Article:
I Trapped the Devil has one of the most enticing horror plots of recent years. Steve (Scott Poythress) somehow caught the devil himself and has him locked behind a door in the basement of his home. At least, that's what he claims. Steve's estranged brother Matt (AJ Bowen) and his wife Karen (Susan Burke), who have come to visit, aren't so sure. They suspect he may be in the midst of a mental health crisis.
That's the set-up. From there, I Trapped the Devil follows what happens as the situation grows creepier and creepier. Matt and Karen venture into the basement and talk to the man behind the door. He pleads for help, but something feels off. His voice sounds weird. He's strangely calm for someone being held against his will. They have to figure out whether Steve is holding an innocent person hostage or whether his paranoia is simply spreading to them.
To his great credit, writer/director Josh Lobo keeps us as uncertain as his characters are. The film creates an atmosphere of dread that continually increases. Whenever the story ventures into that basement, we can feel the unease because, like Matt and Karen, we genuinely don't know what the situation is. Further, the story asks us to ponder which scenario is worse. If a hostage is behind that door, Steve has gone dangerously off the rails. If, on the other hand, it really is the devil, then they have all ventured into uncharted territory, with uncertain – but undeniably terrifying – implications.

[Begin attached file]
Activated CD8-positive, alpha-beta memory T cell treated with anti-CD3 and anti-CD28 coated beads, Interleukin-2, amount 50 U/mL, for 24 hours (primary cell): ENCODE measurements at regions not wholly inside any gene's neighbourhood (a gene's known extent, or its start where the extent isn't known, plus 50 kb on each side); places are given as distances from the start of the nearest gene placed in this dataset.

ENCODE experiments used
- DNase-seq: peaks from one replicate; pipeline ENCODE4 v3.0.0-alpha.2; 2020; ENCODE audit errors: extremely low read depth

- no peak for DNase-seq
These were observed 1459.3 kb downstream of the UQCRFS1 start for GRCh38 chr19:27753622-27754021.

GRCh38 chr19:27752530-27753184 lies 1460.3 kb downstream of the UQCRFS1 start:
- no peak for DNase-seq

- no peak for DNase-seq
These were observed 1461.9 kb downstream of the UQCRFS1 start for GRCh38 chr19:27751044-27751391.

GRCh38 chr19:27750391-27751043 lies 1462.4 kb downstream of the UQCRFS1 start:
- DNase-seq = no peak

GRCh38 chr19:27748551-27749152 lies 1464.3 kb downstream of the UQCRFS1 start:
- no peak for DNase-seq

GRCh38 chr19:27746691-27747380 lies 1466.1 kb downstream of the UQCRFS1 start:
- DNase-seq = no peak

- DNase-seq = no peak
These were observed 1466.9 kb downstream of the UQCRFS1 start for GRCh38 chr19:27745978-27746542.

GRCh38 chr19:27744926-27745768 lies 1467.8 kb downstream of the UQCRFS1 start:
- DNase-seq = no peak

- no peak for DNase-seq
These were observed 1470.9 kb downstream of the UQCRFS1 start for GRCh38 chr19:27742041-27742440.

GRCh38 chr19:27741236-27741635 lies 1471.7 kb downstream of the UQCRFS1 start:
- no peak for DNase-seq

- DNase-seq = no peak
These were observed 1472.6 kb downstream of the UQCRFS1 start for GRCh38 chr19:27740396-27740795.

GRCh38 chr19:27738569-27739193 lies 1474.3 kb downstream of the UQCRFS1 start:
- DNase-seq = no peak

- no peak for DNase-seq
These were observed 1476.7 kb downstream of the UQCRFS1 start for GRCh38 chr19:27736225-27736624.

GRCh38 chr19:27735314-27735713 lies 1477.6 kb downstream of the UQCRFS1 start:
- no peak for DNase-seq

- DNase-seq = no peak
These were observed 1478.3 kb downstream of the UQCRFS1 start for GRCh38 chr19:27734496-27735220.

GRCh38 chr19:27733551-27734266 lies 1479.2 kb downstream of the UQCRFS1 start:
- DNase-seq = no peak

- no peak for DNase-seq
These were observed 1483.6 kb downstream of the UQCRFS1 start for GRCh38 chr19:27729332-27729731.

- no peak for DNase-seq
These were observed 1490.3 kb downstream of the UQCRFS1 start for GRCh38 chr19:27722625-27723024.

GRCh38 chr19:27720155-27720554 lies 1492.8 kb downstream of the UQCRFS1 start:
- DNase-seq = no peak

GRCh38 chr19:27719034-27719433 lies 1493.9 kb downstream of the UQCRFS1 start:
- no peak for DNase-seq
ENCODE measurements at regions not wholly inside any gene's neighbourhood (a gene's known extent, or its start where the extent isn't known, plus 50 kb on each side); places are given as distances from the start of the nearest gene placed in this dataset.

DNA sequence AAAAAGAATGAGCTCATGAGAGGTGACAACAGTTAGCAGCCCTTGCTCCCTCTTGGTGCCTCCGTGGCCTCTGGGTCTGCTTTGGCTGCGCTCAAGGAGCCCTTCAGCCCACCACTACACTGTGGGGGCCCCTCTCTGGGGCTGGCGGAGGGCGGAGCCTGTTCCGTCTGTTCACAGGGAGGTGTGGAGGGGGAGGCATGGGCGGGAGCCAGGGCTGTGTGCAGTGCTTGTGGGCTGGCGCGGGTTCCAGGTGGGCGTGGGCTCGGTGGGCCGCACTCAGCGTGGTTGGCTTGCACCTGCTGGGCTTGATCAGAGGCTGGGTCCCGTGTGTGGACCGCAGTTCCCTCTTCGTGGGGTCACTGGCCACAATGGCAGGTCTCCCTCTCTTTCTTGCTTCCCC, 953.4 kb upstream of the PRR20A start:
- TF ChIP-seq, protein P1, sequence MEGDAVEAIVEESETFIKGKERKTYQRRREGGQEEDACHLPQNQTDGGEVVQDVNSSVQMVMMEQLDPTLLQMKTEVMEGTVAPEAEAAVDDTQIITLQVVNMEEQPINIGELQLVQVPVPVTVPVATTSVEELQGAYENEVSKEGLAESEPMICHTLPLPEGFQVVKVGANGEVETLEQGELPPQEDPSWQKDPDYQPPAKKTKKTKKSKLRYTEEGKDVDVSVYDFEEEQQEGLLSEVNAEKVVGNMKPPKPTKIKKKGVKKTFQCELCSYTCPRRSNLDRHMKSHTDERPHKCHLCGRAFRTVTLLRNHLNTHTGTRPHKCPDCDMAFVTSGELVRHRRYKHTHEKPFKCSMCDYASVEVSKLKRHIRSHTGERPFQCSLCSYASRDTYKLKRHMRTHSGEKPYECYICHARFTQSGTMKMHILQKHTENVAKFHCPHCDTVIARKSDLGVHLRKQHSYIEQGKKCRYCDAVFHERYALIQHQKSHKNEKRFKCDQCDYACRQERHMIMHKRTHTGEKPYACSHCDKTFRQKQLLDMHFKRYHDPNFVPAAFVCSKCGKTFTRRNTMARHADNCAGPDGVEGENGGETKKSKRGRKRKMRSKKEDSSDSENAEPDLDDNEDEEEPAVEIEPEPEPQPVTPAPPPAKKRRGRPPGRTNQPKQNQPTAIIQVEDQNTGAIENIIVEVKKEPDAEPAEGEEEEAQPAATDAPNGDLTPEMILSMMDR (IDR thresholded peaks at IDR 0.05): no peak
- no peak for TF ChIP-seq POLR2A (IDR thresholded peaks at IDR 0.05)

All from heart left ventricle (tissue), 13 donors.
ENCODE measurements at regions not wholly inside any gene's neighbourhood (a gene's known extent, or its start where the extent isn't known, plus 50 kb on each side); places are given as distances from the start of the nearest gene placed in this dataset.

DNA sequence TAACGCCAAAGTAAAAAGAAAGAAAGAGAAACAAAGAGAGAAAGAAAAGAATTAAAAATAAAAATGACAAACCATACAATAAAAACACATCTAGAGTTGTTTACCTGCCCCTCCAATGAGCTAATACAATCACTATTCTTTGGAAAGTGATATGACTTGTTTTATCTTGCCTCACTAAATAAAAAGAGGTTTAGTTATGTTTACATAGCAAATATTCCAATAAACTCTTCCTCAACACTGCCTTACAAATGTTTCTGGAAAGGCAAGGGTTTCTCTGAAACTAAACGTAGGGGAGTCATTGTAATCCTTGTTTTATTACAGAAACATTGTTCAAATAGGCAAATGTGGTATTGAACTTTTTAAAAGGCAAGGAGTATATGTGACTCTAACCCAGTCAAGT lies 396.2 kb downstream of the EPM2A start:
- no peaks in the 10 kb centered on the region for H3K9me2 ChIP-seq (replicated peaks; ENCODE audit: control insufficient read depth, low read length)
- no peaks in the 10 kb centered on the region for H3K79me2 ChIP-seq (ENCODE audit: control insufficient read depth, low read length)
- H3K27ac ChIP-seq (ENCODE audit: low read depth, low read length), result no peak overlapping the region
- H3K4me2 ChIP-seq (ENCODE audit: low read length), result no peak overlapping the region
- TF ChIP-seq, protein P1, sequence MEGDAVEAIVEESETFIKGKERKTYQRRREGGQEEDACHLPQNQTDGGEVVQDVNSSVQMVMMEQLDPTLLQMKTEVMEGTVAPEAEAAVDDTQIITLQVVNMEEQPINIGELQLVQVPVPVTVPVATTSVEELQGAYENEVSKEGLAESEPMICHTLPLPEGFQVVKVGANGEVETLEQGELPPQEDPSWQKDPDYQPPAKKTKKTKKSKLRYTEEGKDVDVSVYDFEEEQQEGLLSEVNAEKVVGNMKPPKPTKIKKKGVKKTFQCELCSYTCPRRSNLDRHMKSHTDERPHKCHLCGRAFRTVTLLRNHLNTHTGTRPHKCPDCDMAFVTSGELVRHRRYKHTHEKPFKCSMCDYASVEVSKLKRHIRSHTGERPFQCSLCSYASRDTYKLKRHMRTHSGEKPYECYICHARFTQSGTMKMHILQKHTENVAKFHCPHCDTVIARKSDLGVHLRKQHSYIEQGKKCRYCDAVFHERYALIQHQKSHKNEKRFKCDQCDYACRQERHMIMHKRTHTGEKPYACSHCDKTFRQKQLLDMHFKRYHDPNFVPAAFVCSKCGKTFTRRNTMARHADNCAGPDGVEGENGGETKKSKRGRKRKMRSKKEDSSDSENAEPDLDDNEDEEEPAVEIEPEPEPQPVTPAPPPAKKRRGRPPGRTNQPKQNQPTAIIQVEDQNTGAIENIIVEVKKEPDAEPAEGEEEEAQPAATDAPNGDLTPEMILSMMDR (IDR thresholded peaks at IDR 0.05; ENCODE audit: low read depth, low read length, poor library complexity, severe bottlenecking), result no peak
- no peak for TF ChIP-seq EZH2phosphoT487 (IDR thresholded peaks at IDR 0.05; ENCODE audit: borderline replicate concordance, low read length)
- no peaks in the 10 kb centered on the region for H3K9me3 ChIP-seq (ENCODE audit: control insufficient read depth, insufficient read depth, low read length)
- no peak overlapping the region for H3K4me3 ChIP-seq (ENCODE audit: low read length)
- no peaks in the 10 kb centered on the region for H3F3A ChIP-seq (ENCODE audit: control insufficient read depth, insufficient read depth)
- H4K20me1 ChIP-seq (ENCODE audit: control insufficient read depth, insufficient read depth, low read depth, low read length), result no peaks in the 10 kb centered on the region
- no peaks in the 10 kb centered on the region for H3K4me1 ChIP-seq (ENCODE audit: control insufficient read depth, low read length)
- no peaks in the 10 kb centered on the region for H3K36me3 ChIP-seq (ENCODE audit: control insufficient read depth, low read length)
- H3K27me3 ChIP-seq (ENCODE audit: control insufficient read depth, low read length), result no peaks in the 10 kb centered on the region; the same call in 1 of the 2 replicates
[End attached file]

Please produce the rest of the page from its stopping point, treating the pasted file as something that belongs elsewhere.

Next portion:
One of the neat hooks in I Trapped the Devil is a sly sense of humor running underneath the concept. Steve, Matt, and Karen have darkly humorous discussions about what to do if, in fact, that's actually Satan in there. How do you dispose of an entity like that? What could they possibly do that would keep him from getting the upper hand once the door was opened? These questions add a layer of queasy fun.
A key trait of paranoia is the “fixed belief” – an irrational thought that is believed so thoroughly by the person that no amount of evidence to the contrary will convince them that they're wrong. What's even more troublesome is that, under the right circumstances, the fixed belief can be transferred to others. It's potentially contagious. I Trapped the Devil wrings some tension from this, as well. If Steve is delusional, then Matt and Karen are infected by his illness.
There's a lot happening under the surface, and that constant mental engagement with the plot is gratifying for viewers who like intelligent, chill-inducing horror. The performances from all three leads are terrific, with Scott Poythress in particular doing compelling work. We're fascinated by Steve because of the air of mystery the actor brings to him.
In a couple moments, the hallucinatory nature of the story is just a bit confusing. So is the geography of the house. That might sound trivial, but in a story of this sort, knowing where everyone is in relation to everyone else at all times is vital. A legitimately surprising resolution helps to mitigate that, though. When the big reveal comes, it achieves power by being unexpectedly subtle. Lobo clearly understands that low-key is sometimes more impactful than excessively shocking.
I Trapped the Devil is a cool, clever indie horror movie that unnerves you with ideas – a feat only gifted filmmakers can pull off. Josh Lobo begins his directorial career with a bang.
out of four
I Trapped the Devil is unrated, but contains language and some violence. The running time is 1 hour and 22 minutes.